Viking Terrace is a neighborhood on the Northeast side of the city of Northfield. It is a diverse community in general but it is the heaviest Latino/a inhabited neighborhood. In 2006, Greenvale Park Elementary School, located just over the creek behind Viking Terrace had a total of 14% Latino/a families. From 87 registered Latino/a students 67 had Viking Terrace addresses. This numbers are in high contrast to 5% and 3% for Bridgewater and Sibley elementary schools on the other side of town. The Greenvale Park School numbers are also in contrast with the official 5% reported Latino/a population in Northfield, and with the 4+% for Rice County, but right in line with the 14.4% Hispanic/Latino population of the nation according to 2000 census data.
The fire last Monday that destroyed the home of Selene and Miguel Rojas was caused by electrical wiring issues according to the fire department’s declarations to the Northfield News yesterday. Whatever the cause, the fact is that the home was destroyed and the family needs support.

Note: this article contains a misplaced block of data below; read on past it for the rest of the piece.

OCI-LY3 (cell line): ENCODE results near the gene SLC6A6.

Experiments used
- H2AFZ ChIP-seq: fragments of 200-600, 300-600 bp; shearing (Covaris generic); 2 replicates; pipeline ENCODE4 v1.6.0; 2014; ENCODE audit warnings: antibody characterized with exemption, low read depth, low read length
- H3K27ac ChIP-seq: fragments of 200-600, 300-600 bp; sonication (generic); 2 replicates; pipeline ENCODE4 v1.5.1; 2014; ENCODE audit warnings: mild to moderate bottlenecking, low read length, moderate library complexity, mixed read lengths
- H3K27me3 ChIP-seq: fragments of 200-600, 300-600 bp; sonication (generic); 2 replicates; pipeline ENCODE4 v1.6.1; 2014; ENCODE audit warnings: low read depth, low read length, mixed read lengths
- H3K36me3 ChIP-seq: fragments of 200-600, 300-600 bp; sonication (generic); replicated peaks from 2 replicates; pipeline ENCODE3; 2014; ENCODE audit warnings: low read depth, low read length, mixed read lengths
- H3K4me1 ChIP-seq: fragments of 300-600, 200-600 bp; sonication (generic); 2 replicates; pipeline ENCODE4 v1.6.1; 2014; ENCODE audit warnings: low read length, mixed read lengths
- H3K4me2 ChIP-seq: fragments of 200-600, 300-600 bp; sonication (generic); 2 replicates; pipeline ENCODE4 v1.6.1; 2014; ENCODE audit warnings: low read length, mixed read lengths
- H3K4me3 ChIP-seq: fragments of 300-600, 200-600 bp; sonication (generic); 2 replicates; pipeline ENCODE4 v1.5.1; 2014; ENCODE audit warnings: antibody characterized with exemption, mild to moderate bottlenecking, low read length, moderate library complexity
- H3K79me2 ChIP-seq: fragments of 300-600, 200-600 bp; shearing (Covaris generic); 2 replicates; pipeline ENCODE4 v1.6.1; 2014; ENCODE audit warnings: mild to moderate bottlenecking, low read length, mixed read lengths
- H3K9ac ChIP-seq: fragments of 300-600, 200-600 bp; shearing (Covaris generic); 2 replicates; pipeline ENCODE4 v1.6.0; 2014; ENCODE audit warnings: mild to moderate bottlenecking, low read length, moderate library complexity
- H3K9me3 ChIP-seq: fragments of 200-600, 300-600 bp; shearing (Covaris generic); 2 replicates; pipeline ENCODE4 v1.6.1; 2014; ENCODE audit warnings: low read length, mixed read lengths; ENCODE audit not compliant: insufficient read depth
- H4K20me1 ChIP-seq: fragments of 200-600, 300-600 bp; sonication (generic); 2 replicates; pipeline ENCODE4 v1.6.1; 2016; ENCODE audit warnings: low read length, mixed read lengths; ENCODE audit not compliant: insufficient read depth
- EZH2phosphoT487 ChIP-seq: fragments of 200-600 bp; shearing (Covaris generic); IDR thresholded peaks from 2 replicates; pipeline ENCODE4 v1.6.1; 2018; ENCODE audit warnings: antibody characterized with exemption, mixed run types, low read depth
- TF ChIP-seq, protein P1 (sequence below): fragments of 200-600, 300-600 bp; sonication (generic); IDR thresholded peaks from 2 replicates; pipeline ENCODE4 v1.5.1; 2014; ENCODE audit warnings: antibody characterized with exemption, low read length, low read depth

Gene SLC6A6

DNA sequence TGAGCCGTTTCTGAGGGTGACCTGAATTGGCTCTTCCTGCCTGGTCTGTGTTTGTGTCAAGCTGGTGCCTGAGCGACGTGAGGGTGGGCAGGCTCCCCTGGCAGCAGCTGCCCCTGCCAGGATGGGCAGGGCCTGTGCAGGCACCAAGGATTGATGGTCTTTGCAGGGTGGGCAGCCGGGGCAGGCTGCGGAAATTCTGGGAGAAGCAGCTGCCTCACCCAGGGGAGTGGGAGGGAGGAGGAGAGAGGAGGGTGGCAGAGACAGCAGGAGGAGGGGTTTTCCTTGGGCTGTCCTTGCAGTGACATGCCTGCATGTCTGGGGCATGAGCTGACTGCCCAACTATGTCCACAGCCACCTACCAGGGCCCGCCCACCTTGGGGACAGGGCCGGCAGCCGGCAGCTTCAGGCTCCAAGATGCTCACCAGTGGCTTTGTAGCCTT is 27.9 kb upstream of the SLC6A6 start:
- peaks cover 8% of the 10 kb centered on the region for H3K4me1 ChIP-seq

On Monday night, I went out to the site and found many neighbors standing outside, then Ray Andrade, the president of St. Dominic Catholic Church’s Hispanic council came out and we organized a short community meeting to look into what needed to be done.
First we checked the status of the family, we learned that they were staying with Selene’s mother at The Woods II apartment building, that they were o.k. physically, and their short-term housing was arranged. Debbie Haan, the owner of Viking Terrace had also provided factual information about the family’s whereabouts and was working already on temporary housing options together with taking calls of people wanting to donate common home items. Father Dennis Dempsey of St. Dominic’s Catholic Church had also instructed the release of emergency funds from the church for immediate support for the family.
We then moved on to the physical aspects of the property, clean-up, disposal and replacement of the home either with a used one or new.
Debbie had already taken on the task of working with the family and the city to look into the small but very important financial support that they offer. Today, the family was to hear from the city on their approval. If approved, the grant would also pay for the clean-up, an estimated cost of $2,000 according to Debbie.